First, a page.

The objective of the Stanford Research in Anesthesia Training Program (ReAP) is to train leaders in academic anesthesia. We recognize that in order to accomplish this goal, substantial training beyond an MD or PhD is required. ReAP provides the guidance, training, and mentoring critical for the successful initiation of an independent research career and becoming a leader in the broad field of Anesthesiology. Trainees must learn to pose important and well thought out questions, to think critically, and to use cutting edge interdisciplinary tools to answer these questions. Success also requires the development of skills in presentation of results in oral and written format, in preparation of competitive grant proposals, and in the ability to engage in collaboration when this will more effectively advance the research. The training program starts by recruiting the most talented trainees from MD/PhD, MD and, occasionally, PhD applicants interested in pursuing a career in anesthesia research and academic anesthesia. This recruitment is facilitated by our department's research training continuum featuring both a formal residency research track and, later, comprehensive support in transitioning to a junior faculty position. Once appointed, ReAP trainees select a primary research mentor and a secondary mentor to monitor and facilitate their progress. Close interaction with mentors and other accomplished faculty is essential to master critical skills that form the core of our training program. This is supplemented by didactic material, and, in the case of clinical research, may be augmented further by a master's degree in epidemiology or health science research. Administratively the program consists of a Program Director, Steering Committee, External Advisory Committee and a group of 28 highly skilled and successful training faculty from the anesthesia department and 9 other departments within the medical school. There are already established interactions among many of the faculty members. The diverse faculty is divided into three overarching areas: 1) Neuroscience, Pain and Analgesia, 2) Injury, Inflammation and Immunity, and 3) Outcomes Research, Economics and Bioinformatics. These divisions encompass research areas at the forefront of our field. Our institutionally well-supported program and pipeline of highly qualified candidates will easily support a total of four trainees with two appointed per year anticipating two-year training experiences for most candidates.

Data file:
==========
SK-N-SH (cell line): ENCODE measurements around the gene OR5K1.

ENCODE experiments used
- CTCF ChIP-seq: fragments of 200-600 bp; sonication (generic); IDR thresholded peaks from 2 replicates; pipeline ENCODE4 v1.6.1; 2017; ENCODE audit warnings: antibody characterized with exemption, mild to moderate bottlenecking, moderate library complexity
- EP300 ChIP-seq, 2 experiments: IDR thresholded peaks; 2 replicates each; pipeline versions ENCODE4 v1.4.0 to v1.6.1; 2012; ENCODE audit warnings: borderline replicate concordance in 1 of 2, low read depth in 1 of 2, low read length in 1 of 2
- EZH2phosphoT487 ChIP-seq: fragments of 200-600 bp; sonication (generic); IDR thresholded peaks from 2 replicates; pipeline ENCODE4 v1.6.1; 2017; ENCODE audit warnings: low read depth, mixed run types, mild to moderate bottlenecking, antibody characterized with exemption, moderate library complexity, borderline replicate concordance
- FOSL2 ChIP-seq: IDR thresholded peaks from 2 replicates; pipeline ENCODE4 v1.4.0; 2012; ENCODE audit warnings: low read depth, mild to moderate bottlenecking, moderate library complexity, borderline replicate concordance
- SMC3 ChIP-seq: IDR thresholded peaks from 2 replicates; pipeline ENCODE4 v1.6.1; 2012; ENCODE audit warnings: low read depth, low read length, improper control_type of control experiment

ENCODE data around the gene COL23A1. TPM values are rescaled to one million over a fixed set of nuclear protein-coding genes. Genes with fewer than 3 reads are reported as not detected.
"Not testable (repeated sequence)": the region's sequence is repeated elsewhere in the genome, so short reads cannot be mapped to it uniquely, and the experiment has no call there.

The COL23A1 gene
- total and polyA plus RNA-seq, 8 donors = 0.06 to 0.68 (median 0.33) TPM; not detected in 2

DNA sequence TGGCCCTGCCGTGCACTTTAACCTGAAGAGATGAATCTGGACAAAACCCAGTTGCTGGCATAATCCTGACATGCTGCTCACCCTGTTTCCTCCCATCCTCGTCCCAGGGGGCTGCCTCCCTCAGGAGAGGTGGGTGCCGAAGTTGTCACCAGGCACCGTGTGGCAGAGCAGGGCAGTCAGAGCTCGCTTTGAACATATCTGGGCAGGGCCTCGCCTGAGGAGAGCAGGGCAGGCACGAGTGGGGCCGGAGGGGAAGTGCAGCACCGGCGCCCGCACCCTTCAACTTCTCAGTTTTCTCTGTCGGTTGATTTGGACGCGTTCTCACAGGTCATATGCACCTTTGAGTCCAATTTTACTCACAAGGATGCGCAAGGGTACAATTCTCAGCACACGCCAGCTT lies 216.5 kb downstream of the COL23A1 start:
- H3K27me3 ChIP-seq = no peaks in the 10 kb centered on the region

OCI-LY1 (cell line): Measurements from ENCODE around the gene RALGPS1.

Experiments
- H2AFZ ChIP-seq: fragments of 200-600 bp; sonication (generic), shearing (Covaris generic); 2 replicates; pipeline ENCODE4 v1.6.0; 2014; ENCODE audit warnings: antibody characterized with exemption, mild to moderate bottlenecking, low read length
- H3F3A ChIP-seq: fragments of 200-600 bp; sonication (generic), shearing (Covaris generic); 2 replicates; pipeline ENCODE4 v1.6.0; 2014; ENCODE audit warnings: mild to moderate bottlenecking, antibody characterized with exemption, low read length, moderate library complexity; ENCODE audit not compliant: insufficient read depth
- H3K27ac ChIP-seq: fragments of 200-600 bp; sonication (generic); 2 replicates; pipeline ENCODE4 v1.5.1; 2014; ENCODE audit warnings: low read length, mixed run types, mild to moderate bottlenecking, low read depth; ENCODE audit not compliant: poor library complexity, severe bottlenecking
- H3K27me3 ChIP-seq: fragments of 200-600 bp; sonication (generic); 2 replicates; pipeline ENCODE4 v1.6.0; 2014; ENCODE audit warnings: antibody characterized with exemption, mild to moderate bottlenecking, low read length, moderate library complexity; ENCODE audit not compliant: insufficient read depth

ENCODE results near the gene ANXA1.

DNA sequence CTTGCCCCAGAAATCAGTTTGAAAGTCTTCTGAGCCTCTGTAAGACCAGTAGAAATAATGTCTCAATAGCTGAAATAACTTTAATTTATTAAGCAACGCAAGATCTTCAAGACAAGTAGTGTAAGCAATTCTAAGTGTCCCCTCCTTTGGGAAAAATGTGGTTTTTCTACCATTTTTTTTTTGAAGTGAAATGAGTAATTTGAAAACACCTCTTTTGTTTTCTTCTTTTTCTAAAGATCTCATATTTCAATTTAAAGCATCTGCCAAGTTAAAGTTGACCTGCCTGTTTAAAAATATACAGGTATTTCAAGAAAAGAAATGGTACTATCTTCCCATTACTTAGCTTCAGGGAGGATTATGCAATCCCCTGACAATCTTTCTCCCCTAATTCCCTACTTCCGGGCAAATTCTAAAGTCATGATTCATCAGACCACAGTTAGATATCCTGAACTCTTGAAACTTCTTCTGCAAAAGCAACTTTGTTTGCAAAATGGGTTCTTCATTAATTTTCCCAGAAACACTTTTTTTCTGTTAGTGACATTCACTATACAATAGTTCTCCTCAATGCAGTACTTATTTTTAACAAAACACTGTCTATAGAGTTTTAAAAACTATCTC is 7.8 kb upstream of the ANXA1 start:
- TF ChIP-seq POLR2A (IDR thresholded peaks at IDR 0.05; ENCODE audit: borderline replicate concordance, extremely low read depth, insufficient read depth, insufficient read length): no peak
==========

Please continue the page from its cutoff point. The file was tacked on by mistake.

Public Health Relevance

Anesthesiologists take care of patients in multiple clinical areas, including the operating room, the intensive care unit, the pain clinic and the preoperative clinic. In all of these settings, they have the opportunity to improve care and outcome of patients with a wide range of disorders. To continue leading the way in advancing our understanding of diverse diseases and developing better interventions in the perioperative period requires highly trained and skilled practitioners dedicated to research in anesthesia. Integrated training programs such as the one proposed are essential to produce these future leaders of our field.

National Institute of Health (NIH)
National Institute of General Medical Sciences (NIGMS)
Institutional National Research Service Award (T32)
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Special Emphasis Panel (ZGM1)
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Justinova, Zuzana
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Stanford University
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